Operation "Cobra",  St. Lo Breakthrough bombing:
The 30th was bombed five times by American heavy bombers.  Two times in France and three times in Belgium.  In France the first wave of heavy bombers was to bomb the German front line and each wave to drop their bombs a short distance to the rear or East of the previous dropped bombs.  The American infantry was to advance behind this creeping bombardment.
The first group of planes dropped their bombs right on the enemy front line and the Infantry started to advance.  The second group dropped their bombs just to the rear of the advancing American Infantry and each following group of planes dropped their bombs a little further back into the American rear echelon.
The Air Corp was told that they had bombed in the wrong direction.  They said they were confused by the smoke and would come back the next day and do it right.
The next day was a repeat of the first day only they bombed so far to the rear an American General was killed (McNair) and this operation was called off.  The Air Corp apologized, they said, "Sorry about that."

Bombing of Malmedy:
During the Battle of the Bulge (Ardennes) our support troops were in a town called Malmedy.  One clear day the Air Corp bombed Malmedy and killed many headquarter personnel, cooks and supply people.  When told of their mistake they said they did not know American troops were that deep into enemy controlled territory.  Then they came back the next day and bombed the town again.  And again on the 3rd day.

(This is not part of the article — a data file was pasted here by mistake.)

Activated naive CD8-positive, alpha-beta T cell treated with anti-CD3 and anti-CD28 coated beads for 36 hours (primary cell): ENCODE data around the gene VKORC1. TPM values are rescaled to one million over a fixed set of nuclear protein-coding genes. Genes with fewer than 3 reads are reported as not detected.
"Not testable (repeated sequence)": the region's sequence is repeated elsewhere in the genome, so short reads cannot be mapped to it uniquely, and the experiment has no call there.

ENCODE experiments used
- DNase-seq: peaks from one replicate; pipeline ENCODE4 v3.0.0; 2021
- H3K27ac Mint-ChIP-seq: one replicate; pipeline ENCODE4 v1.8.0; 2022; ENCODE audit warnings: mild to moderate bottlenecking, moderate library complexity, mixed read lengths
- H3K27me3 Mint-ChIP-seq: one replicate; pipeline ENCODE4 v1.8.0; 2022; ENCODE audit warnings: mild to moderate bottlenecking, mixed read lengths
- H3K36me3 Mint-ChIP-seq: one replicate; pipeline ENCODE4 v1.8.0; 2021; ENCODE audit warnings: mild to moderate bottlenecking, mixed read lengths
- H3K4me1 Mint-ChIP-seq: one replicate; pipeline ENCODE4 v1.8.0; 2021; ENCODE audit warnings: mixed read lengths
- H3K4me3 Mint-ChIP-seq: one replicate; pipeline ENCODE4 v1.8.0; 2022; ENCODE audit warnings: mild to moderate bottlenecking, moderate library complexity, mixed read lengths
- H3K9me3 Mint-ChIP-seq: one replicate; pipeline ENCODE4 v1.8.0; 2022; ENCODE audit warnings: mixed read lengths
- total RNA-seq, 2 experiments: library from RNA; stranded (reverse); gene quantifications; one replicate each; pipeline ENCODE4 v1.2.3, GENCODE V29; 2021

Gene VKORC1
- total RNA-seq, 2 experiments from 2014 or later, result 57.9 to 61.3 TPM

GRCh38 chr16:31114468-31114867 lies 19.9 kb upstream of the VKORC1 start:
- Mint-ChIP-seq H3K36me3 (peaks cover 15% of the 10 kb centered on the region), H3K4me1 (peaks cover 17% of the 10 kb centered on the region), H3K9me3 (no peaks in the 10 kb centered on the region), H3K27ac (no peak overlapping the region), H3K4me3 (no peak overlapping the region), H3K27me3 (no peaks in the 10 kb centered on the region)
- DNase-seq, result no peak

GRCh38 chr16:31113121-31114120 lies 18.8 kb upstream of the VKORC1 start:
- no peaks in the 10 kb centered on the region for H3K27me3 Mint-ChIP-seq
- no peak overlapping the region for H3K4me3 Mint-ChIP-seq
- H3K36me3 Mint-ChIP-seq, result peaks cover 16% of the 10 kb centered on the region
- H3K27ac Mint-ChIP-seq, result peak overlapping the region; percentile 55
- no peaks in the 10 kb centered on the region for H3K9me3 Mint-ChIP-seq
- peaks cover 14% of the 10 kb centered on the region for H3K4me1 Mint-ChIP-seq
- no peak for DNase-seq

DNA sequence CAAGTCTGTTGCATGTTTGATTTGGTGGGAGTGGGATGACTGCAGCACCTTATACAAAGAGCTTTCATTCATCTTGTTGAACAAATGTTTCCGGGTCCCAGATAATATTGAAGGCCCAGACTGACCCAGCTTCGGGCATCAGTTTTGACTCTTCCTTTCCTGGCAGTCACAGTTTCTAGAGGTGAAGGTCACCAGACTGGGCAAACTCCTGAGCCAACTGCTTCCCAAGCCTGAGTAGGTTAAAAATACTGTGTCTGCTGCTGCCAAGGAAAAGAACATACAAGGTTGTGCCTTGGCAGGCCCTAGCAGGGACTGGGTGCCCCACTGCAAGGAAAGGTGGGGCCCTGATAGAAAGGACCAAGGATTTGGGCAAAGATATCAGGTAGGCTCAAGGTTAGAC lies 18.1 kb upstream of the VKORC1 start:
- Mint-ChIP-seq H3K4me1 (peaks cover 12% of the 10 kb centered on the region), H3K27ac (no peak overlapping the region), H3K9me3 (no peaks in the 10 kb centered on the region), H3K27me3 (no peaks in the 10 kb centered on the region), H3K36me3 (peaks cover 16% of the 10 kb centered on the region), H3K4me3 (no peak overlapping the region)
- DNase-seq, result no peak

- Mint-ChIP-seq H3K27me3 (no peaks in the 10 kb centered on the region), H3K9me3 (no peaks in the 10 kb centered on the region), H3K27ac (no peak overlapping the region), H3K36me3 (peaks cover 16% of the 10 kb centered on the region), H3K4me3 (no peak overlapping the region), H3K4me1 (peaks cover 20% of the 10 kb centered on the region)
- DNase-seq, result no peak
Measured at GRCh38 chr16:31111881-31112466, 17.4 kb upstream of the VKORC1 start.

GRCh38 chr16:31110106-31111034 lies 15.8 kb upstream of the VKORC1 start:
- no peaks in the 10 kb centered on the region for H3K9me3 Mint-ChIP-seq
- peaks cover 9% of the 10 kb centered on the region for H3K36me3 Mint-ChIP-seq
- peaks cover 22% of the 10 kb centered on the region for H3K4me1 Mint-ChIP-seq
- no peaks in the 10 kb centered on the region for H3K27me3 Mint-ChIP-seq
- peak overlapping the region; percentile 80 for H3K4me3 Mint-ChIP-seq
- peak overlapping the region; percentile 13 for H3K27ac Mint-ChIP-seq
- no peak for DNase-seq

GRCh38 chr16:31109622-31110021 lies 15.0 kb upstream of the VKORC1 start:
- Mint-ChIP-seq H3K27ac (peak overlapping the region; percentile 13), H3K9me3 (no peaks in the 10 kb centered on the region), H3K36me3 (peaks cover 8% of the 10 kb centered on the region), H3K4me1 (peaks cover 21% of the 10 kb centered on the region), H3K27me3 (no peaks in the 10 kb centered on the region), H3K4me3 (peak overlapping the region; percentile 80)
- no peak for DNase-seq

We were strafed so many times by American fighter planes we called the Air Corp the American Luftwaffe.  The men of the 30th were extremely cautious when American fighter planes were in the area and I only saw one man killed by one. We were in the second section of a truck convoy going from Germany to Belgium to fight in the Ardennes and to stop the German breakthrough.  The convoy had stopped because the first section had been strafed by American fighter planes.  As we sat in the trucks a Mustang fighter started to circle us, very slowly about tree top altitude.  Almost all the men disembarked from the trucks and took cover in the trees on the side of the road.  The convoy leader's driver told him "that S.O.B. is going to strafe us."  The officer replied, "Nonsense" and climbed up on the hood of his command car, holding a recognition panel (A glossy hunter orange colored panel about 6 ft. by 2 ft.  When a pilot sights this he is to be aware that there are American vehicles or troops near the panel.) in front of him with his arms outstretched.  The plane flew up the road tree top high, machine guns blazing, shot the officer through the panel into his chest and knocked the first four trucks out of action.  It flew away.

We didn't think much of the Air Corp.  We thought they just shot up anything, dropped bombs anywhere and then went back to the four Bs; Britain, Booze, Broads, and Bed.

I am aware the Air Corp had lost many men before the Infantry ever set foot in France.  The reason they killed more of us then German Air Force is because they destroyed the enemy air power before D-Day.

The air attack dates for St. Lo were July 24th and 25th, 1944.  Eight hundred and fifteen American troops were killed and wounded including Lt. General Lesley J. McNair.  There were 1500 bombers and 350 dive bombers involved in the area of St. Lo, France.